Peace in Rwanda is something of a miracle after the 1994 genocide. Now, the people are greater together with each other, World Vision, and God's love.
Read how Rwanda's story of peace and reconciliation gives us hope for the people of Syria in crisis today.
Gazing over the infamous pool at the Hotel Des Mille Collines’ patio restaurant in Rwanda in September 2013, I reflected on the drama that had unfolded there.
It was April 1994. One man, Paul Rusesabagina, had sheltered 1,200 people in the hotel, protecting them from certain death until the war ended 100 days later.
Twenty years later, the atmosphere was serene as we enjoyed a leisurely lunch, the bright blue pool water swimming before our eyes in the warm African sun.
My reverie evaporated as a CNN report boomed from the television at the hotel bar. A chemical attack had taken more lives in Syria. Millions of people had already fled. Infrastructure was shattered.
As the blue waters of the pool shimmered, I wondered: Had Syria become today’s version of Rwanda in 1994?
There are immense differences between the two conflicts to be sure, especially in their origin, but there are also similarities: human rights abuses, refugees fleeing on a large scale, world apathy.
Today, as the conflict in Syria has spawned the worst humanitarian crisis in the world, perhaps there’s a more fitting question for people of hope: Once the conflict has passed, could Syria become the new Rwanda—a place of restoration and reconciliation?
I went to another restaurant to find out.
Jay Bourbor runs a marvelous eatery in my neighborhood, Tacoma’s Mediterranean Gyro Grill. Jay is from Syria. He left the country in 1992, but stays in touch with family members there. He says peace is possible, but it has to come from people.
“I think if you leave it up to people, there will be forgiveness,” he says.
However, he says, people must be free to forgive. “In Syria, you’ve got so many outside forces,” he says. “It’s so tough. Everybody is doing what’s best for them, not what’s best for the people.”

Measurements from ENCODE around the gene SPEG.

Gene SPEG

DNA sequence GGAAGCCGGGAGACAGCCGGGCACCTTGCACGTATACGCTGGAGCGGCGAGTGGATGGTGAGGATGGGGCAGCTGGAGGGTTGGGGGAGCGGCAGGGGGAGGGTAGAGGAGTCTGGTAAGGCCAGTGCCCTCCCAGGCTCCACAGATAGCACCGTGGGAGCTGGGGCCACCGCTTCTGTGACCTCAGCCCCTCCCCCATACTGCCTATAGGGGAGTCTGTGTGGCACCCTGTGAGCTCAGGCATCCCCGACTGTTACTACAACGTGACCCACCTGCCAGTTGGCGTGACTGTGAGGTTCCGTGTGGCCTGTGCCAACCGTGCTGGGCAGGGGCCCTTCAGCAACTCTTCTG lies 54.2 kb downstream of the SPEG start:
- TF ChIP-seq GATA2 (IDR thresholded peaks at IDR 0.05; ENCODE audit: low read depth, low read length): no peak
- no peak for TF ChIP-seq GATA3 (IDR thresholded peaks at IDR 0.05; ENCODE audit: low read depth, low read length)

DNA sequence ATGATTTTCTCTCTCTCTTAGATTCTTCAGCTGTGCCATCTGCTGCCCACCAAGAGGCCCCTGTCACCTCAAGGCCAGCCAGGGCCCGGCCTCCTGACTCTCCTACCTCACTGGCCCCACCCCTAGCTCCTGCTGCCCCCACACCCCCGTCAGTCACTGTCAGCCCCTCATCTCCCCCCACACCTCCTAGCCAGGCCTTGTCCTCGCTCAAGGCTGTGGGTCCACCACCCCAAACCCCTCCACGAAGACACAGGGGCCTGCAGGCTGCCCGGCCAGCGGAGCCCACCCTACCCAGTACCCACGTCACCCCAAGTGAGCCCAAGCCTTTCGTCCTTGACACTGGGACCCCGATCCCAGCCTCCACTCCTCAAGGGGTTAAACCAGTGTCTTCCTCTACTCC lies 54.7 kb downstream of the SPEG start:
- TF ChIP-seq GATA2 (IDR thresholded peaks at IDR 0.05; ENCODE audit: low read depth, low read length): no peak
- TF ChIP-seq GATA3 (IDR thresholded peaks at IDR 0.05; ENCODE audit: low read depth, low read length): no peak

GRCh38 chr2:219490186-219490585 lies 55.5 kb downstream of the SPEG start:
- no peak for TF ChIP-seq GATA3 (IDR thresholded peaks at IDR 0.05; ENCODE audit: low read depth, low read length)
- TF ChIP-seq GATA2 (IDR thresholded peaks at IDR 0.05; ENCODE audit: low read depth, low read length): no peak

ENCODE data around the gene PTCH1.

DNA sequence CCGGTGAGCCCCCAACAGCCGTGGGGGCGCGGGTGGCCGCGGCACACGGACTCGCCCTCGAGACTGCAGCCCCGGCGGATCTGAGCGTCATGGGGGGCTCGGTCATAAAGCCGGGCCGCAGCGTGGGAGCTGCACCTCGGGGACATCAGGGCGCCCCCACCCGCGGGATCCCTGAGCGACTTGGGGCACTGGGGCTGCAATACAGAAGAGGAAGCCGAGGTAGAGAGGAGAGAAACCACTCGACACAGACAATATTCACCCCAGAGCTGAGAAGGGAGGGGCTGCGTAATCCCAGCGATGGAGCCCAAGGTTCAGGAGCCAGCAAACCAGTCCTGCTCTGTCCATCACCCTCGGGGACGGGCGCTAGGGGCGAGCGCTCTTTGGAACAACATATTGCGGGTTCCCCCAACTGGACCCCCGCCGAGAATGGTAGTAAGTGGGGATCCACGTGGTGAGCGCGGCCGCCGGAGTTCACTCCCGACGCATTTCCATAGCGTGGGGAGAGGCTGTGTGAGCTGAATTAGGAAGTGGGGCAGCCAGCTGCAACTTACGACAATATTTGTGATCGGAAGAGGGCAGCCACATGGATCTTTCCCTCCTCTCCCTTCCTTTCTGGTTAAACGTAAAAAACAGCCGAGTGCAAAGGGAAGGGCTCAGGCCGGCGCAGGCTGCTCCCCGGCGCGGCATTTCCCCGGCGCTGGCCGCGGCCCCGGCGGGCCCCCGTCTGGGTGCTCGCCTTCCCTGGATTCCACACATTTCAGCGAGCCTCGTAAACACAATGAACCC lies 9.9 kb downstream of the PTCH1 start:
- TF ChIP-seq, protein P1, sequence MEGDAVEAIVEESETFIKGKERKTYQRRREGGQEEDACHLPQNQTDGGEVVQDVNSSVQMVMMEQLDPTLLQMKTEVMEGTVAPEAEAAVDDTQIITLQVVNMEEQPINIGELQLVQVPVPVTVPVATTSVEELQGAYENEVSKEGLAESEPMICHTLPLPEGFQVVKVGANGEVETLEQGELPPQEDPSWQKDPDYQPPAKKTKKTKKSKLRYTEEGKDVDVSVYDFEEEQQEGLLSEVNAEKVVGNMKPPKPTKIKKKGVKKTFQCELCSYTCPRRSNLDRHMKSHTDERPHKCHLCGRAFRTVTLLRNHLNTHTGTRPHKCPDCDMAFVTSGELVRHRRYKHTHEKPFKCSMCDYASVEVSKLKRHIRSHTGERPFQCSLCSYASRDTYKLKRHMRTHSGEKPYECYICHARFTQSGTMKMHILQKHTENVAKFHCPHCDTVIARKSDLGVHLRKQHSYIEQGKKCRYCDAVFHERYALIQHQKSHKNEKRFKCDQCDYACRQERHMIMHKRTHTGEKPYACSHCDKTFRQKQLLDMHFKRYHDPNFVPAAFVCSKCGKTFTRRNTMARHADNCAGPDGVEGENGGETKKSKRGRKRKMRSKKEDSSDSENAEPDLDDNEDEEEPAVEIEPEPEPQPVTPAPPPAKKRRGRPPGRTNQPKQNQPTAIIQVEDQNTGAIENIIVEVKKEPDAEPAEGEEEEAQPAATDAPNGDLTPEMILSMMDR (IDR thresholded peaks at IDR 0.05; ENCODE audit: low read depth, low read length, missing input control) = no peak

Before the fighting began five years ago, Syria was a place of peace. “We never hated each other,” says Jay.
For Jay, a Christian, friendships had no religious boundaries. “We lived peacefully, whether you were Jewish or Catholic or Muslim, all different nationalities and religions,” he says. “This is a moderate country, a well-educated country. People speak three languages, from teachers to taxi drivers.”
Due to pressure from outside forces, says Jay, Syria lost its way. Now millions of Syrians are living in hopeless conditions outside the country, waiting for the moment they can go back home.
“They would love to turn the page and start a new page,” he says. “We don’t want to be in war for another 10 or 15 years.”
Reconciliation is possible, says Jay, but as in Rwanda, it will take time and hard work.
“It’s going to take them awhile,” he says. “People have lost their moms and dads. Loved ones were killed in front of them. They’ve seen bodies in the streets.”
Those memories will be impossible to erase. But healing can happen.
It happened in Rwanda.
It happened with Emmanuel and Juliette. Even though Emmanuel killed Juliette’s husband and two children, she was able to forgive him after going through peace and reconciliation training.
It happened with Andrew and Callixte. After Callixte was part of a group that killed Andrew’s wife’s entire family, Andrew turned him in to the authorities. Callixte was imprisoned. And yet, after going through training in peace and reconciliation, the two men were able to become as close as brothers.
But healing didn’t happen in a vacuum. Healing had to be prescribed.
World Vision’s Josephine Munyeli, who has worked in Rwanda’s peace and reconciliation programs for two decades, says healing comes at a cost.
“You have to feel the pain and reconnect to the pain because forgiveness is costly. It costs our emotions,” she says.
“The process of forgiveness involves expressing how you feel and saying, ‘Now I want peace in my heart; please forgive me.’ I don’t want to keep connected to the bad memories of when you did evil to me. I don’t want to be a prisoner of my pain,” she says. “When the memories come, I don’t want to be devastated by them. I want to be able to sleep.”
Josephine says healing, peace, and reconciliation ultimately come from the cross.
"When you talk about healing, about peace and reconciliation, who can do that other than Christ?” she asks.
Jay agrees. Healing must come from above.
“Faith needs to serve as a role model,” says Jay. “The leaders need to unite.”
Uniting the faith community, says Jay, can bring peace.
But, says this master chef, there’s another ingredient: prayer.
“I pray for peace, to live in peace,” he says, “for Syria to go back to where it used to be. It was one of the safest countries. People were very loving and cared for each other. We want peace for our kids. That’s what’s going to rebuild Syria.”
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